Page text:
2018 Kia Sorento V6
(4 / 5)
Need seven seats but don’t plan on heading off-road? Step this way – Kia has the SUV for you.
“Don’t knock it until you’ve tried it.”
We’ve all heard that saying before, and it can apply as much to ice-cream as it does to cars.
So when someone says they’re looking for a seven-seat SUV and the Kia Sorento V6 is on their shopping list, don’t mock them – it’s a very good machine indeed.
If you plan on going off-road, then, of course this isn’t the vehicle for you. You’ll want the Toyota Prado for that. But you’ll pay handsomely for the privilege, because the Sorento is around 25 per cent cheaper.
But let’s be honest, how many Sorento owners do you know that will go off-road? Even the ones that have all-wheel drive have probably never seen a grain of beach sand in their lives.
So, for day to day transport, unless it’s snowing or regularly flooding where you live, then driving the front wheels only may be okay. It’s even more okay when it’s this V6 powering it.
Engine and transmission
The V6 gasoline motor was only launched with front-wheel-drive in some markets, which is the vehicle we have here.
Turbo-diesels in the same markets were all-wheel-drive, which is a shame because while the diesel is an excellent motor, the V6 is also smooth and quiet and would pair well with all four wheels being powered.
The six-cylinder is 3.5-litres is capacity and produces 276hp (206kW) and 247 lb-ft (336Nm) of torque, which is more power but less torque than its diesel counterpart, but in this application, it’s just enough.
The V6 is matched to a very competent eight-speed auto, but with all that power running through just the front wheels, you can squeal the wheels if you stomp on it.
Taking it easy first and then applying a bit more throttle is the way to go here.
Doing that sees a very quick midsizer, especially when rolling. You’ll also find that’s the case when it’s filled to the brim with people. On the roll, the Sorento is brilliant, and can easily overtake larger machines thanks to its eight-speed auto quickly giving you the right gear.
It’s a credit to Kia that when the engine is idling, you cannot hear it at all. It is genuinely silent, and that’s not something that can be said about every V6 out there.
Without turbocharging the engine isn’t going to be the easiest on the dino-juice. It drinks like a V8, unfortunately, but we did find that around town it was doing 17.4 mpg, which isn’t too bad.
Just so you know, the diesel gives you 26 mpg, so you can see why people do like the oil-burner.
The tank is only 18.7 gallons, so it’s not massively expensive to fill, either.
As the base model, our test car was fitted with the smallest wheels On offer. At only 17-inches, you’d could surmise that cornering is going to be a liability.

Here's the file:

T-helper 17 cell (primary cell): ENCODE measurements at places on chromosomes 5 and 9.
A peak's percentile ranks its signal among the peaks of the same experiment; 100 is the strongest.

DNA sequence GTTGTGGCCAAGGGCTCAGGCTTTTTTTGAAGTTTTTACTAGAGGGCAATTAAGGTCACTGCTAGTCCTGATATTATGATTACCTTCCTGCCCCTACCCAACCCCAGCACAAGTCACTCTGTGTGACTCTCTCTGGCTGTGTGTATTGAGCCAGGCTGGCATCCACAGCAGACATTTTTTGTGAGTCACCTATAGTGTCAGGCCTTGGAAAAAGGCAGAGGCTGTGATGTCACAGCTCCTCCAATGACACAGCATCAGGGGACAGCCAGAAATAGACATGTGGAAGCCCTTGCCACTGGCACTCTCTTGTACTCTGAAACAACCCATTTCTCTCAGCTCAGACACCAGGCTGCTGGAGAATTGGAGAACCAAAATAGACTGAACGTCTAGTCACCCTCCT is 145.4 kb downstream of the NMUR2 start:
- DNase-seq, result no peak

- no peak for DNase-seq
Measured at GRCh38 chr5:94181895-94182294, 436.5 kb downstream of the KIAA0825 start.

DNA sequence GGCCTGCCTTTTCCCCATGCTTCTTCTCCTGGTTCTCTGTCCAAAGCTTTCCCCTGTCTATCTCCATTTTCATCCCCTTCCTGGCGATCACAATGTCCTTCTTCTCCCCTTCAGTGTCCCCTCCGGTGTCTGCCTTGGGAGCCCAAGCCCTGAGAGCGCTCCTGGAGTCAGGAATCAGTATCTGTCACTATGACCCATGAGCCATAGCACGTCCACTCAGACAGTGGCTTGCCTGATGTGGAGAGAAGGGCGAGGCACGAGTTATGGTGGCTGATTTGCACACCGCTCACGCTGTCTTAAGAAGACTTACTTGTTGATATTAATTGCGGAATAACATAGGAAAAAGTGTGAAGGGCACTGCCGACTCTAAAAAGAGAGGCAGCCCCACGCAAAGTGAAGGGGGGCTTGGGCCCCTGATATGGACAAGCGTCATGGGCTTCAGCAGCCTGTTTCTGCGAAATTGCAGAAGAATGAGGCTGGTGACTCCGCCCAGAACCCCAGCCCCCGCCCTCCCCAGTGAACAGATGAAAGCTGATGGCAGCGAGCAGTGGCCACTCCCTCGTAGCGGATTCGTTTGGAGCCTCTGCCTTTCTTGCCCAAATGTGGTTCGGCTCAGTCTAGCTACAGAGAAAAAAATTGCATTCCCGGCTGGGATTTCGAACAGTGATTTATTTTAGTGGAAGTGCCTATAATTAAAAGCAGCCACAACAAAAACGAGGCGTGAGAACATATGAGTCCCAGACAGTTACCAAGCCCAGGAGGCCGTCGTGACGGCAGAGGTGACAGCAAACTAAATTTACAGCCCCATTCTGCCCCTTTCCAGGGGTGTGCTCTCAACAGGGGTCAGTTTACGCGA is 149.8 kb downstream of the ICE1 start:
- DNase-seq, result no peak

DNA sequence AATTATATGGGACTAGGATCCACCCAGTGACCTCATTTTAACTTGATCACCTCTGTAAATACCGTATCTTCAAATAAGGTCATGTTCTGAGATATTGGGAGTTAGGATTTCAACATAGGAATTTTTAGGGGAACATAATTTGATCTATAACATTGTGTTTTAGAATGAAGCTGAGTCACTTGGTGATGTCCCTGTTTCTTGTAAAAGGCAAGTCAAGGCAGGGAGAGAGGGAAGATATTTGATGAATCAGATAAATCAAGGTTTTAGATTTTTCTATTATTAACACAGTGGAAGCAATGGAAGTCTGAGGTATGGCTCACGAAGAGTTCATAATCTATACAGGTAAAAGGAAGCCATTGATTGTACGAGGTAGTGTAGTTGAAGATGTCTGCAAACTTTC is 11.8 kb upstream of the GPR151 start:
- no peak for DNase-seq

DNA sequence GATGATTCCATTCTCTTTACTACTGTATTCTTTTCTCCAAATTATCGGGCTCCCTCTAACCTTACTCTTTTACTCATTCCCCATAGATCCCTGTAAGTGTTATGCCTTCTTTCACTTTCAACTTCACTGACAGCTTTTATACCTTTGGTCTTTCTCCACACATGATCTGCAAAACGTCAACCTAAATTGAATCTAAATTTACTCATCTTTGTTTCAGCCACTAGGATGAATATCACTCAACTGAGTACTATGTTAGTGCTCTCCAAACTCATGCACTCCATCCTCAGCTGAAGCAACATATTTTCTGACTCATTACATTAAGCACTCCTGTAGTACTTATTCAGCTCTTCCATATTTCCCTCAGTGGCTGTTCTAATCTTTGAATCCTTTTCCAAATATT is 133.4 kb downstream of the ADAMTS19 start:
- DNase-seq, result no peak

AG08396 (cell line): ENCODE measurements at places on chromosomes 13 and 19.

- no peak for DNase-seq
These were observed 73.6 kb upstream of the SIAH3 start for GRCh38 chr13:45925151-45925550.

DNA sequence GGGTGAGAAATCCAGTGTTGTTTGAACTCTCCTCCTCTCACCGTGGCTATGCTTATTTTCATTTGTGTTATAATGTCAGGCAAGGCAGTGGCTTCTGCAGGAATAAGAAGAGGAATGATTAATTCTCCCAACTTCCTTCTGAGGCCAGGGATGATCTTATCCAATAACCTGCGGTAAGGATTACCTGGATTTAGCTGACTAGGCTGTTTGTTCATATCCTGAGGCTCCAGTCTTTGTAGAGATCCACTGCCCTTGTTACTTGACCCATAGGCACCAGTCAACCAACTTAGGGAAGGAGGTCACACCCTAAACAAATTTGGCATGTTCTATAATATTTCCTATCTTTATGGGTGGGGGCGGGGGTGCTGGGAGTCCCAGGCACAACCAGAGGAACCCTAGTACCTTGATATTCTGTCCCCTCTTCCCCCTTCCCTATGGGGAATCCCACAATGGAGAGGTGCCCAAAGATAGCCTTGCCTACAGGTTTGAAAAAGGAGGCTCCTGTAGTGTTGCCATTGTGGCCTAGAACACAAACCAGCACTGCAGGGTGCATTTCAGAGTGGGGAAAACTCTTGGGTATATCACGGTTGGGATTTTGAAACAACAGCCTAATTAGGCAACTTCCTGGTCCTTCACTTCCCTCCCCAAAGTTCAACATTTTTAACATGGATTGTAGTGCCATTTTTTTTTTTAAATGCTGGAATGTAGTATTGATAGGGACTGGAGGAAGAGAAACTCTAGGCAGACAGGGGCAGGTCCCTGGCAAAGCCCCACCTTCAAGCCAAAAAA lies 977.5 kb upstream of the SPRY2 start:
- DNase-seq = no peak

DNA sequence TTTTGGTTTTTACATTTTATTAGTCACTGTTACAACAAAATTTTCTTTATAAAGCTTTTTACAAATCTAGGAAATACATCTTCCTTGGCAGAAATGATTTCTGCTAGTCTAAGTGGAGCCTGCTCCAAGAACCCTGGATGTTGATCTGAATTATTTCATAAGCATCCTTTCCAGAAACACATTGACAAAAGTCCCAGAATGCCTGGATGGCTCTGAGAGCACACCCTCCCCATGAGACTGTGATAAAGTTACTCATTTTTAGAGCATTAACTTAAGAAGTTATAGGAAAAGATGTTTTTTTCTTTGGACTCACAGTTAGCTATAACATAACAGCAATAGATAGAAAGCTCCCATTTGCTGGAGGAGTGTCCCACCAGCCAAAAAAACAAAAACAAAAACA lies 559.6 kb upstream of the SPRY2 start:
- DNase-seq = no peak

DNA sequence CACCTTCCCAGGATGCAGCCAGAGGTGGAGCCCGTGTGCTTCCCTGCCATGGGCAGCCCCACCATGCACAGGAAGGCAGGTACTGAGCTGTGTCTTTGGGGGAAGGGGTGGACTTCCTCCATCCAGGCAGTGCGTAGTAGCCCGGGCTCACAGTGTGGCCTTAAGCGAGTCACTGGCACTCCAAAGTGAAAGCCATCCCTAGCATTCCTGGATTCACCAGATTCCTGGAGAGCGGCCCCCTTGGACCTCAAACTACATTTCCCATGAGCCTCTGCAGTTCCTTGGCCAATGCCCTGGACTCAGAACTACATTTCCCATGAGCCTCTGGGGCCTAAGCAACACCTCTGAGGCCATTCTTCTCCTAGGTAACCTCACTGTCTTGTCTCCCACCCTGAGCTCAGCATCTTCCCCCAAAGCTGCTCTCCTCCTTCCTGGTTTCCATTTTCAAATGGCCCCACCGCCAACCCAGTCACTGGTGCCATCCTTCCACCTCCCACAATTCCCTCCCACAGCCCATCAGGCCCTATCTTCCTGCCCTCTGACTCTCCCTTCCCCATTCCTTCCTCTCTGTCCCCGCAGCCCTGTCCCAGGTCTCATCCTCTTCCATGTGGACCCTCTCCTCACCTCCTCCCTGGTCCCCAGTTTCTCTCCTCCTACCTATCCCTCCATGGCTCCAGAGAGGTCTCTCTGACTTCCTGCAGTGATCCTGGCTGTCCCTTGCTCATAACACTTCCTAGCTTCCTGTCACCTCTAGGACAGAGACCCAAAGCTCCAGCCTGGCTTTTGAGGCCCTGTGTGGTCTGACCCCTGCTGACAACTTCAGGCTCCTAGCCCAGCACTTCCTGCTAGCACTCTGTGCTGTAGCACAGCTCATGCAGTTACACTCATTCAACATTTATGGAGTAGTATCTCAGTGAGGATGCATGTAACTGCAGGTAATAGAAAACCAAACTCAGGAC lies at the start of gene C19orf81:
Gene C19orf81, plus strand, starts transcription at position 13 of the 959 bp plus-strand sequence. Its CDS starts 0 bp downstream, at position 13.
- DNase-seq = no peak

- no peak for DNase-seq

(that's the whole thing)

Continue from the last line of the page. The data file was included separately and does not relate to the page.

On the contrary, it happily threads through curves without ploughing into understeer. And that’s despite power only running through the front wheels.
You have to bear in mind that it’s no sports car, but it suits the vehicle and owners won’t worry if the road turns twisty.
What is a surprise is how well the Sorento rides. On these 17s, the ride feels like it could come from air suspension. It’s not, of course, but it absorbs bumps so well and yet still will take a corner or too without falling over. It’s very impressive.
The steering may be electric, but Kia has endowed it with a good heft, so you don’t feel like you’re playing a video game. And even in the various drive modes, the weighting still feels quite good.
Dynamically, the Sorento is competent, and that will suit its target audience just fine.
Look inside and you are greeted with an interior that’s spacious, but one that doesn’t break the mould design-wise.
The plastics used are fine, but you can see that Kia has tried to make it feel more premium than it looks. The fake stitching across the dash, for example, is meant to imitate a leather trim, but it would have been more convincing leaving it as a plastic dashtop.
Some of the surfaces could be a little less glossy, and the all-black colouring does get a little much. Thankfully, the glasshouse does let in a lot of light, so it never feels too cramped.
The seats are covered in an easy-clean fabric, and they have excellent padding and good bolstering, too.
The second row has heaps of headroom and legroom, and even more space can be availed if the bench (which splits 60/40) is slid backward.
What’s the 3rd row like in a Kia Sorento?
But if you’re carrying people in the third row, you can slide them forward slightly to allow more legroom for seats six and seven. Getting in and out of those seats is a bit of a mission, so try not to relegate Grandma to the back seats.
You can fit adults in the third row, but they won’t be able to be too tall. Kids, though, will be fine, which again, is the target market for the Sorento.
Here’s the deal
Sure, a Kia Sorento isn’t the kind of crossover that’s going to get your heart racing. But you won’t shrink if someone sees you in one, and it’s definitely not boring.
If you’re carrying seven people all the time then you’re probably better off with a people-mover like the Kia Carnival.
But if it’s a crossover that you want and you need the option for six or seven passengers occasionally, then the Sorento is worth checking out.
The Sorento offers heaps of room for the same price as some compact SUVs like Mazda’s CX-5, for example. In dollars per cubic foot terms, the Sorento can’t be beat.